How to Help Someone With a Gambling Problem

Gambling occurs when you stake something of value on a random event with the possibility of winning a prize. This may include games like lottery, scratch cards, or sports betting. You can gamble in casinos, racetracks, and other places or online.

People can get addicted to gambling if they do not recognize it as a problem. Various factors can provoke problematic gambling, including the environment and underlying mental health issues. People can also be predisposed to gambling because of genetics or brain chemistry.

When you gamble, your brain releases dopamine, which makes you feel excited. This neurological response is similar to the effect of drugs, which can lead to addiction. People can also develop a gambling problem if they use gambling to relieve boredom, stress, or other unpleasant emotions. There are healthier ways to self-soothe unpleasant feelings, such as exercising, spending time with friends who don’t gamble, or practicing relaxation techniques.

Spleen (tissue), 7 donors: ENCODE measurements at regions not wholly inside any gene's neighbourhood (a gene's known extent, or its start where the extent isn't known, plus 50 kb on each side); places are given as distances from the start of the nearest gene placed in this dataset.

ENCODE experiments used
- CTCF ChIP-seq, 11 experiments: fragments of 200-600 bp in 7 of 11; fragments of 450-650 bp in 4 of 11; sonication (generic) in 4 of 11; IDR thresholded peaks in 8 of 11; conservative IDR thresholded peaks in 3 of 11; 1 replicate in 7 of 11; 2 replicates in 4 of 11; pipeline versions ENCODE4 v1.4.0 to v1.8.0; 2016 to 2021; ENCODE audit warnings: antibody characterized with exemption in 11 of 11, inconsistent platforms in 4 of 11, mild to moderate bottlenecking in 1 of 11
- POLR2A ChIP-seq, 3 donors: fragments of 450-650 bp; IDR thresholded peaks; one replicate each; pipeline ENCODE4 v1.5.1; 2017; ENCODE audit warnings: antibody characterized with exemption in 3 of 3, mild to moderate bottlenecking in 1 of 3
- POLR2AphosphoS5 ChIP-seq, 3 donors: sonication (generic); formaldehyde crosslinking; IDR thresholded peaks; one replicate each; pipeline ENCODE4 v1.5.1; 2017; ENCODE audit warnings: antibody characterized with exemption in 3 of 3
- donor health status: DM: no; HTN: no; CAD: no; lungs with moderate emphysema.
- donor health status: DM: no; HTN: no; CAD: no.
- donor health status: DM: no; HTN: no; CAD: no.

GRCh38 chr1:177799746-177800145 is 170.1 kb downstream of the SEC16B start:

You can help someone with a gambling problem by supporting them and limiting their access to money. Consider putting one person in charge of the family’s finances, removing credit cards from their possession, and limiting online betting activities. You can also encourage them to seek treatment for any underlying mood disorders that might be contributing to their behavior, such as depression or anxiety. Seeking therapy can help them change their thinking and behavioral patterns and overcome their cravings. For severe cases, inpatient and residential programs can provide round-the-clock support.